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Discussion Starter · #1 ·
I have a 2018 PHEV. I am noticing that the EV torque/acceleration I used to get when I first had the car now seems less. Is this actually happening to older cars in EV mode or I am just used to it?
 

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I have a 2018 PHEV. I am noticing that the EV torque/acceleration I used to get when I first had the car now seems less. Is this actually happening to older cars in EV mode or I am just used to it?
I haven't noticed any change in my '18 plug in. EV acceleration still seems about the same and my battery range hasn't degraded at all. Still seems pretty peppy given the relatively puny electric motor in the Kia.
 

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You didn't state how many miles you have on it, but I can't say I've seen any loss in mine over 2 years and 19,000 miles.
 

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You didn't state how many miles you have on it, but I can't say I've seen any loss in mine over 2 years and 19,000 miles.
Good point, I'm at 49,000 in my '18.
 

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Discussion Starter · #7 ·
Mine has 17K miles. I noticed because when I used to accelerate to get on a highway, I was able to do so on 100% EV but now, the gas engine kicks in as well. I spoke to a mechanic at the dealer today and he says there's really no test to measure that and the battery seems fine.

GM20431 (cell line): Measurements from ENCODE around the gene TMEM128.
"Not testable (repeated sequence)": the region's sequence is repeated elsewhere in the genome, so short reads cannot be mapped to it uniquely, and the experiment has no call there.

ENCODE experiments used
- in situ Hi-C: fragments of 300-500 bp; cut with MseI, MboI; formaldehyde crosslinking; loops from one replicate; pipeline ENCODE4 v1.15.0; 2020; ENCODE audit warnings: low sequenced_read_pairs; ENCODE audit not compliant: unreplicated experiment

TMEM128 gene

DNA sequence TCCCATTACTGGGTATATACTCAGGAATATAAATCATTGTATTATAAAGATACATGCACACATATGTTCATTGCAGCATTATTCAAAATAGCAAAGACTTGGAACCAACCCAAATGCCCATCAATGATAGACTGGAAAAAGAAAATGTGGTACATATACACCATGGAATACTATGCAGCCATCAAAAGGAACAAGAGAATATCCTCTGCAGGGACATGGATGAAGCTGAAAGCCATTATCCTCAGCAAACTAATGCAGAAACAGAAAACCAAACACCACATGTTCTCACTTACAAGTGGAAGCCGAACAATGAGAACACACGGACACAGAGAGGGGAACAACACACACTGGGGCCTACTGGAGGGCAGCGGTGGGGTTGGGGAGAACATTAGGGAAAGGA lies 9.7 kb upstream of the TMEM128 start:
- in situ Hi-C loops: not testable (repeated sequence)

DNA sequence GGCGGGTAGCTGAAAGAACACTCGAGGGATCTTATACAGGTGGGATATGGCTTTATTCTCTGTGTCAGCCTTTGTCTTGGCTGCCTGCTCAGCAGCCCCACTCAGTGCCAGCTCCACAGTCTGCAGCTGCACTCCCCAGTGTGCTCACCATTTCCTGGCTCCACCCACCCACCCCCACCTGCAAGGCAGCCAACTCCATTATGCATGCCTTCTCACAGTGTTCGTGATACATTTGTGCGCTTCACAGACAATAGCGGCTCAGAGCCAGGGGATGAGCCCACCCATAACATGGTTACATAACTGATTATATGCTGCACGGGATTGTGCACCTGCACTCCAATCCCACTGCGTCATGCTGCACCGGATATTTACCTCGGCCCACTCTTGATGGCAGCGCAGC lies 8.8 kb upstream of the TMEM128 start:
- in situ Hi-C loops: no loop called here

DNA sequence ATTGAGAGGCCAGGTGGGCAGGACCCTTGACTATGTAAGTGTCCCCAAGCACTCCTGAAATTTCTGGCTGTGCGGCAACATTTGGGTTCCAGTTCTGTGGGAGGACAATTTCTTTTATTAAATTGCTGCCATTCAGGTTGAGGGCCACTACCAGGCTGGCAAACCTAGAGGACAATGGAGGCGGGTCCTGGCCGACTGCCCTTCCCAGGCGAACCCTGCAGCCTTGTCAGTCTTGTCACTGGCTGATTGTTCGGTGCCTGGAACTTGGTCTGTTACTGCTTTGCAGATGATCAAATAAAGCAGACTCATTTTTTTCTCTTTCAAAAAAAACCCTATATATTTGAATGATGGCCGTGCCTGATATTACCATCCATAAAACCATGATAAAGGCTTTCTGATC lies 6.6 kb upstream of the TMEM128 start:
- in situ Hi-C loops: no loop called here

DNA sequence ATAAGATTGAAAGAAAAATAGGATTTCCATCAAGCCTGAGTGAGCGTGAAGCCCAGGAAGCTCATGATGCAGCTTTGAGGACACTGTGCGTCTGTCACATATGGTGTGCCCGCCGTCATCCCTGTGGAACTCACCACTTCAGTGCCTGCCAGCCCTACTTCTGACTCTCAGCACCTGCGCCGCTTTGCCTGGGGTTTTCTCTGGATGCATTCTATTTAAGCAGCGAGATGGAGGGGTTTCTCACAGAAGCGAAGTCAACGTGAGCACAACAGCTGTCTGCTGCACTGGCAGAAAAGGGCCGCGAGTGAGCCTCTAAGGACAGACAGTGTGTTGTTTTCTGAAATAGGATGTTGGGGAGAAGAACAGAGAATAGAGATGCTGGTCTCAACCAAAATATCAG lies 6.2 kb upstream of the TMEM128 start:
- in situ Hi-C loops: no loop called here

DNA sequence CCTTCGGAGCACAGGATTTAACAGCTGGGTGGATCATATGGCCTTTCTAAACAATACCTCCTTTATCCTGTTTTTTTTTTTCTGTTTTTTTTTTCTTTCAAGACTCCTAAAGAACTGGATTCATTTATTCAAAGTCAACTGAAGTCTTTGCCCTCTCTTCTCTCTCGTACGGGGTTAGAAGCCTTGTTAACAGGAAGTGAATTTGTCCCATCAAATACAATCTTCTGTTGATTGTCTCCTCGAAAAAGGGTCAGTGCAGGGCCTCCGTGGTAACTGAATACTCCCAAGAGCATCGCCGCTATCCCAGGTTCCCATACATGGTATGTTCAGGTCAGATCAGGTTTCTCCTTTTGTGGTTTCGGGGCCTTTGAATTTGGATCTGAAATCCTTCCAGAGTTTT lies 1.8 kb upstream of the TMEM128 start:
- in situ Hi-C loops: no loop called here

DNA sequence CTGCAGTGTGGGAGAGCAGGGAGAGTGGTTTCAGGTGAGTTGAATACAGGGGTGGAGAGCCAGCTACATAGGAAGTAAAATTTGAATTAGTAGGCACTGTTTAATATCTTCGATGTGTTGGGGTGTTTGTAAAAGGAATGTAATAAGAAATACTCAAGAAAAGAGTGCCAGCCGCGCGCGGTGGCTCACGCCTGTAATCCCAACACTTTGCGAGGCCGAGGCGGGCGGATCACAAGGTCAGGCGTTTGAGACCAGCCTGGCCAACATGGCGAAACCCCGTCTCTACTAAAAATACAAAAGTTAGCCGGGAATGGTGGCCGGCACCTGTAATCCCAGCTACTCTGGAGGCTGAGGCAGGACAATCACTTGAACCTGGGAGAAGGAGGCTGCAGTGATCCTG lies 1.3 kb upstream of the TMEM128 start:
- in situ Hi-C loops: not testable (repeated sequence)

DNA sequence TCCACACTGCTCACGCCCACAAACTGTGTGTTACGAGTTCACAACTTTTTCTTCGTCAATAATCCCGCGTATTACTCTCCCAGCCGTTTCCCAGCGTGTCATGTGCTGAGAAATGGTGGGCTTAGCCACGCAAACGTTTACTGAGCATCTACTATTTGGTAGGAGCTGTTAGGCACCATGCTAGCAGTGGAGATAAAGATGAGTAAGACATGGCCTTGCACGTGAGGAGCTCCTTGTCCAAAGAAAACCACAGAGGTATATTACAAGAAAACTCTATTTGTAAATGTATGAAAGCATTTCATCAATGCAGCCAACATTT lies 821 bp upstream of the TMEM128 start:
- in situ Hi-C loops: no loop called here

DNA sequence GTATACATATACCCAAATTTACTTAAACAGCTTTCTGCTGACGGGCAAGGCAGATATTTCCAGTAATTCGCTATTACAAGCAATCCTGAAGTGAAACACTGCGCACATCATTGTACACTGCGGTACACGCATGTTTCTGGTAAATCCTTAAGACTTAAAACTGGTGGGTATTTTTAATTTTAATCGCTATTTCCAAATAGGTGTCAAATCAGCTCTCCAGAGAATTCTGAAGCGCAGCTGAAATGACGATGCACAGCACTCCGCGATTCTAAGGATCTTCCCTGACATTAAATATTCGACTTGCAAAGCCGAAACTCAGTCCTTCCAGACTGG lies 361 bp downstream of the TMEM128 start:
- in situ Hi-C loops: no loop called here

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Depending on the weather, it might just be the ICE firing up for cabin heat. Battery degradation would not account for a loss of acceleration, only range. Could there be a failure in the EV control module? Certainly possible, but I would expect that to trigger some sort of warning, either on screen or found by a mechanic with a Kia scanner. Not the simple OBDII scanners, as anything they detect would likely trigger the Check Engine Light.
 

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Mine has 17K miles. I noticed because when I used to accelerate to get on a highway, I was able to do so on 100% EV but now, the gas engine kicks in as well. I spoke to a mechanic at the dealer today and he says there's really no test to measure that and the battery seems fine.
On the contrary, there is an instrument sensor to measure that, it's called an accelerometer. Accelerometers can be used to measure vehicle acceleration.
Accelerometers are used in vehicle Electronic stability control systems to measure the vehicle's actual movement. A computer compares the vehicle's actual movement to the driver's steering and throttle input. The stability control computer can selectively brake individual wheels and/or reduce engine power to minimize the difference between driver input and the vehicle's actual movement. This can help prevent the vehicle from spinning or rolling over.
Some notebook computers are equipped with accelerometers.
 
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